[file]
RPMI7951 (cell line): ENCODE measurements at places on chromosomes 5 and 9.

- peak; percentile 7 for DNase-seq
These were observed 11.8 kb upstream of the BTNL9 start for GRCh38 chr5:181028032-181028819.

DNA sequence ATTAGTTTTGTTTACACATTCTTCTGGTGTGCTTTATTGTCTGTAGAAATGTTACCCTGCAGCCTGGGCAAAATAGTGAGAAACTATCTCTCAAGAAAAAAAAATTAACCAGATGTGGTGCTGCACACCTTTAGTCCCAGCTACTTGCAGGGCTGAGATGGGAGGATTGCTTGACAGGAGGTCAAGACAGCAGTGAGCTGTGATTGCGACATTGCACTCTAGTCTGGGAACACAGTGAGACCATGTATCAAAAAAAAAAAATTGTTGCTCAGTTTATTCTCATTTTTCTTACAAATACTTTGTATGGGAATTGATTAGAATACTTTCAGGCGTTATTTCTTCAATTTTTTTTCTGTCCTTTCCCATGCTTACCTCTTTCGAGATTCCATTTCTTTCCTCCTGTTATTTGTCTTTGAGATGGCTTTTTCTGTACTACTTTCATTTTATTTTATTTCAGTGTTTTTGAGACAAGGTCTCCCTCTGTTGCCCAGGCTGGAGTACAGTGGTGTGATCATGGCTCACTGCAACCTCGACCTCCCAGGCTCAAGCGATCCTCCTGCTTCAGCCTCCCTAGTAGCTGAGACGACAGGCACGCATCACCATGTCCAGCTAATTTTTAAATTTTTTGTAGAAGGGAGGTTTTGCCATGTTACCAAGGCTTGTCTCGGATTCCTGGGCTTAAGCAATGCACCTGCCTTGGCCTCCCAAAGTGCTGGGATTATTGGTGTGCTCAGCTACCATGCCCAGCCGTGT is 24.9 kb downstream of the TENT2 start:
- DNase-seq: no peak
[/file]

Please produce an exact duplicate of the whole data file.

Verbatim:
RPMI7951 (cell line): ENCODE measurements at places on chromosomes 5 and 9.

- peak; percentile 7 for DNase-seq
These were observed 11.8 kb upstream of the BTNL9 start for GRCh38 chr5:181028032-181028819.

DNA sequence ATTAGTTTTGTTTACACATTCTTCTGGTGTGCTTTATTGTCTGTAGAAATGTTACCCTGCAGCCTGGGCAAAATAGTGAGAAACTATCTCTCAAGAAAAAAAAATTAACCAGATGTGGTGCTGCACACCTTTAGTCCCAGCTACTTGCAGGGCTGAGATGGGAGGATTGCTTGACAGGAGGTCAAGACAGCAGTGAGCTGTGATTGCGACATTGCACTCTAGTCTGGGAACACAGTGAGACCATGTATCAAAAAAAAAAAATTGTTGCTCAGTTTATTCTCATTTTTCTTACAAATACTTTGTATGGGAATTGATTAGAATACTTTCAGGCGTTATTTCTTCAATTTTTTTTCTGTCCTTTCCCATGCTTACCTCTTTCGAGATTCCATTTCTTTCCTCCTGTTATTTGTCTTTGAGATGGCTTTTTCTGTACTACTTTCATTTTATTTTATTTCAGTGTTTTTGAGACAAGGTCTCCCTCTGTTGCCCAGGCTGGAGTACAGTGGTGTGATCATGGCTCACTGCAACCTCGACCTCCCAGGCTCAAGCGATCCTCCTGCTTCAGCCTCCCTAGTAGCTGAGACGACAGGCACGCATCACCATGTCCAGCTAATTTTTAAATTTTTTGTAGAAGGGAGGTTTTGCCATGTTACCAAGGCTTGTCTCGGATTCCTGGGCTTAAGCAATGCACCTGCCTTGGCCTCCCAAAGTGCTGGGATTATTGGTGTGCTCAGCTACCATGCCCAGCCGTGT is 24.9 kb downstream of the TENT2 start:
- DNase-seq: no peak